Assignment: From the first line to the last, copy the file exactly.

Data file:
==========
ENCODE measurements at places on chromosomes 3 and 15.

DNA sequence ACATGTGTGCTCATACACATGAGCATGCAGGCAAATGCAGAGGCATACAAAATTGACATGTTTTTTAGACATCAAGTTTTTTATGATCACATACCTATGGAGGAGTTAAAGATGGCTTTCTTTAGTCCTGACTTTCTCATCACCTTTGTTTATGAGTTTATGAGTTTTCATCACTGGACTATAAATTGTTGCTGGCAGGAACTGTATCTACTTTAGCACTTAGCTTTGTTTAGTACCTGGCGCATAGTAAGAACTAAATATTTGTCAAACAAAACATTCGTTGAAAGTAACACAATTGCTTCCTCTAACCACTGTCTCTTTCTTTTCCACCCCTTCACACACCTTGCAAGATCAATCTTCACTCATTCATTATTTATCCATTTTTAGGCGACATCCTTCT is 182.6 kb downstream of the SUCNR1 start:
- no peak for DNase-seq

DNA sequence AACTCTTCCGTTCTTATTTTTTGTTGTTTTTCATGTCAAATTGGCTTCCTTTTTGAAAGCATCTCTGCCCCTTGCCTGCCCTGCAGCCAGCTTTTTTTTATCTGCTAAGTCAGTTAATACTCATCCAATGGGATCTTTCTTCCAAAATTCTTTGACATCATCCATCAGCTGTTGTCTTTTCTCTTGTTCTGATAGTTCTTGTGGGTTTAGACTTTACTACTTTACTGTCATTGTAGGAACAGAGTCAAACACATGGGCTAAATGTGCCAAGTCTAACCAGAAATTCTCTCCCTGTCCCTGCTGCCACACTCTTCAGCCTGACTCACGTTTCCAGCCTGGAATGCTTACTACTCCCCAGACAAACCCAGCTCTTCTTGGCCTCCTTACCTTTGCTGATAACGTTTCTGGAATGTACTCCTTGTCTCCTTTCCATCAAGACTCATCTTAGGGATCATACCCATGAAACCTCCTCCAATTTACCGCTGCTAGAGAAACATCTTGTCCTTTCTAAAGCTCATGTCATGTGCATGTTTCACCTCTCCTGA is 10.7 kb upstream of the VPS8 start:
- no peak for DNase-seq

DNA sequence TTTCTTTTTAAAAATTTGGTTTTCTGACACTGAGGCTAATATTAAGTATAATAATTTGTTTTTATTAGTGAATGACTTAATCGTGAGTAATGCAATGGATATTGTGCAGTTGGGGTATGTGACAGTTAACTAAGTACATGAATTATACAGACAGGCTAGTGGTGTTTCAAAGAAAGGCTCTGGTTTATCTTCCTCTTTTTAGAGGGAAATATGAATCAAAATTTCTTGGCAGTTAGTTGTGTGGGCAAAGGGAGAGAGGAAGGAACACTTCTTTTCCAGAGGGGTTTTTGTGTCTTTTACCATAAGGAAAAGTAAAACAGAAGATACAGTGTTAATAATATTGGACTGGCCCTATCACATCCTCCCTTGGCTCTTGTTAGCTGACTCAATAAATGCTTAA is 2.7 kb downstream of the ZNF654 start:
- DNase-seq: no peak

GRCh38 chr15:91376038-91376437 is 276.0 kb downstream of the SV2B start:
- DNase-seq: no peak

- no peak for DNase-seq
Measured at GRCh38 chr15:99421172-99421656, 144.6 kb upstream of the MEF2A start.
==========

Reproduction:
ENCODE measurements at places on chromosomes 3 and 15.

DNA sequence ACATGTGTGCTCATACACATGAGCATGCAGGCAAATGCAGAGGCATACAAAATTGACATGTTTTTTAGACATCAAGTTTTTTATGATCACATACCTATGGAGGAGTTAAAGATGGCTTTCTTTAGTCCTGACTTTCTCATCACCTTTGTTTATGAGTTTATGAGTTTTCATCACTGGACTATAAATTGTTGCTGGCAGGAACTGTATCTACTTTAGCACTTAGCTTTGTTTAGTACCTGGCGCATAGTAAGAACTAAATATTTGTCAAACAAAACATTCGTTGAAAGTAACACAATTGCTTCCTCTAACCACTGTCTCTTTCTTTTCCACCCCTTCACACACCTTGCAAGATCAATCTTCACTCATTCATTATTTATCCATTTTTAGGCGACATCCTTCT is 182.6 kb downstream of the SUCNR1 start:
- no peak for DNase-seq

DNA sequence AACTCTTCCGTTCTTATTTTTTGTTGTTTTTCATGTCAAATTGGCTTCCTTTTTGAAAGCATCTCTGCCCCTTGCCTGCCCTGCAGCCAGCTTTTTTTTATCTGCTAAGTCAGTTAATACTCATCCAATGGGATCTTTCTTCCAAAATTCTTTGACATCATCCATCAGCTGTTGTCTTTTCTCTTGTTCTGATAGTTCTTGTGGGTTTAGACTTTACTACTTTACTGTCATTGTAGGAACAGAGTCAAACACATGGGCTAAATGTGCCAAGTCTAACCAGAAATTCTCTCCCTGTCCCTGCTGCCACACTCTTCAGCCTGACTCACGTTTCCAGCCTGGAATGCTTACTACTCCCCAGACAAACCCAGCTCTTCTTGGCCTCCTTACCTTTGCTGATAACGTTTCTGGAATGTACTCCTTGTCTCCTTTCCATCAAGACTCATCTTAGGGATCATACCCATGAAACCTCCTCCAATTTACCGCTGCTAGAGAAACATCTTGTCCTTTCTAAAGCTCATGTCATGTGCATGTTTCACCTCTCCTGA is 10.7 kb upstream of the VPS8 start:
- no peak for DNase-seq

DNA sequence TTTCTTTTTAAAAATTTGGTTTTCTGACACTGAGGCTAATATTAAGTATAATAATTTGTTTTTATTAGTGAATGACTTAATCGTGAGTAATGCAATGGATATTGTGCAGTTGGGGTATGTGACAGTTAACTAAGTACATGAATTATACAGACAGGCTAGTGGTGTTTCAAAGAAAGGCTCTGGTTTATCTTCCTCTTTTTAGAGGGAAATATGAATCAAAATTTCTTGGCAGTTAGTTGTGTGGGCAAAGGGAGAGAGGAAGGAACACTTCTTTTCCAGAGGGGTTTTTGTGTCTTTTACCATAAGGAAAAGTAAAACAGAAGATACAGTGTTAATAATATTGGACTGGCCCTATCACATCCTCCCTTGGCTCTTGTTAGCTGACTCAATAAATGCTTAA is 2.7 kb downstream of the ZNF654 start:
- DNase-seq: no peak

GRCh38 chr15:91376038-91376437 is 276.0 kb downstream of the SV2B start:
- DNase-seq: no peak

- no peak for DNase-seq
Measured at GRCh38 chr15:99421172-99421656, 144.6 kb upstream of the MEF2A start.